Thursday, February 16, 2012

What I Saw: Albert Nobbs

What I Saw:   Albert Nobbs

In a powerful scene from Albert Nobbs, Glenn Close calls out a warning to Mia Wasikowska’s character: “He won't take you to America.”

It’s a factual statement, but more importantly it provides an insight into the soul of the title character and a commentary on keeping your expectations low that is informed by a lifetime of surviving under the radar.

In our era, the prevailing myth is that one should set one’s expectations high, and that everything is possible. Blockbuster movies sell us on the idea that true love will sweep us off our feet, that a pauper who works hard can become a world success, and that being oneself despite the odds always pays off. Albert (Glenn Close) knows better. From a young age, he dressed as a man in order to get a job as a waiter, dawning the clothes of another gender and another social class in order simply to survive. He speaks softly, and doesn’t draw attention to himself.

His world changes with the arrival of Hubert Page (Janet McTeer), and he begins to dream--but still only in very limited ways. He still can’t imagine himself running off to America, but thinks that maybe he can open a little shop to sell tobacco. He doesn’t fantasize about romantic love, but perhaps he can find a girl to help “serve at the counter.” Little dreams, for sure, but enough to be his undoing.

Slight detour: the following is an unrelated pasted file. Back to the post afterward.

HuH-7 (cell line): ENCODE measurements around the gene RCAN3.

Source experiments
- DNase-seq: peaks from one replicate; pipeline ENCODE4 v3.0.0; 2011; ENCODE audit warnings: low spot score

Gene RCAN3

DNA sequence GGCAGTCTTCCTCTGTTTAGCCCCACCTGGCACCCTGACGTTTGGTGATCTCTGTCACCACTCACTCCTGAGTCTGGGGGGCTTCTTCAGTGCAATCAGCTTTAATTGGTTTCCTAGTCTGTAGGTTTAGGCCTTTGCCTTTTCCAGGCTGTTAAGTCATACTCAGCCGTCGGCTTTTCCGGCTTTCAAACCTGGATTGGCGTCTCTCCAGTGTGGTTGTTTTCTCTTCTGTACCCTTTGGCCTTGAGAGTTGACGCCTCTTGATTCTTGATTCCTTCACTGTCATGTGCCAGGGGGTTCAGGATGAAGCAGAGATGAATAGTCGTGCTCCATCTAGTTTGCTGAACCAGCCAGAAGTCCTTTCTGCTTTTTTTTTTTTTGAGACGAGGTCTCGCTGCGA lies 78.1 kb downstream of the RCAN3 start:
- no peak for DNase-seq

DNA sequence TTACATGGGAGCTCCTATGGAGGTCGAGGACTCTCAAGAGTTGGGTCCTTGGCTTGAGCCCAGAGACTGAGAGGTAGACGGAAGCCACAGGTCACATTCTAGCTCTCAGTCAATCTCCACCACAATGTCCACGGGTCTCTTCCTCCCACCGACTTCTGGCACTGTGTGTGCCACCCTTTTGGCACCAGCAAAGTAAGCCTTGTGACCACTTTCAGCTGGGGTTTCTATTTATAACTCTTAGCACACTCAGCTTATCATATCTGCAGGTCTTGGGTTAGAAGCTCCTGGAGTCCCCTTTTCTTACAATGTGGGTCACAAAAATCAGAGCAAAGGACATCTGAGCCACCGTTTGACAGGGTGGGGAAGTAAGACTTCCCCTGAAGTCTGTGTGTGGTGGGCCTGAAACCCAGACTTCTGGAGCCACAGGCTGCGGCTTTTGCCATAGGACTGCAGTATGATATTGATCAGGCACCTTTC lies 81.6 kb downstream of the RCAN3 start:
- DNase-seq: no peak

Oscar Chances:

Glenn Close had a dream too. She thought that if she produced, wrote and starred in a cross-gendered period piece, she’d be a sure bet to win an Oscar. She even wrote a song, “Lay Your Head Down.” It wasn’t such a crazy dream. She’d seen Hubert Page other actresses do it before, and the Academy is famous for giving awards based upon a long career. But in the same way that Aaron Johnson is the true apple of her intended’s eye, so have filmgoers been raving over her co-star Janet McTeer (who really is great in this film). Maybe Glenn will have a better chance in a few years when she plays a supporting role in Therese Raquin.

Lead Actress: Glenn Close (currently ranked 4)
Supporting Actress: Janet McTeer (currently ranked 3)
Makeup: Martial Corneville, Lynn Johnston and Matthew W. Mungle (currently ranked 3)

As always, check the Tracker Pages in the upper right hand corner of this blog for the most updated predictions in all categories!

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  1. I thought McTeer was even better than Close here. I liked the beginning of the movie – it reminded me of “Downtown Abby”, with all the help in the house and their conversations in the kitchen. I thought the movie was a bit too messy and too much focus went to Helen and her issues with her boyfriend. I thought it was quite boring and not worthy of the performances. Good review.

    1. Thanks Dan. Yeah, McTeer did overshadow Close quite a bit. Maybe the quieter role was harder to pull off (I'm not an actor so I don't know), but it seems like McTeer left the bigger impression.

    2. The beginning reminded me of Downton Abbey too! I wish more of the movie was like the first minutes.

    3. I actually haven't seen Downtown Abbey, although I know it's been picking up a lot of awards on the TV side.

  2. I found the movie to be quite boring, the script was very weak. Close was great, but McTeer was simply amazing - she created such a memorable performance, although everyone clearly put more impact on Close's character.

    1. Yeah, the story doesn't really go anywhere, with the most interesting part happening right at the end. Luckily, I'd been warned ahead of time, so I mostly just focused on the performances themselves.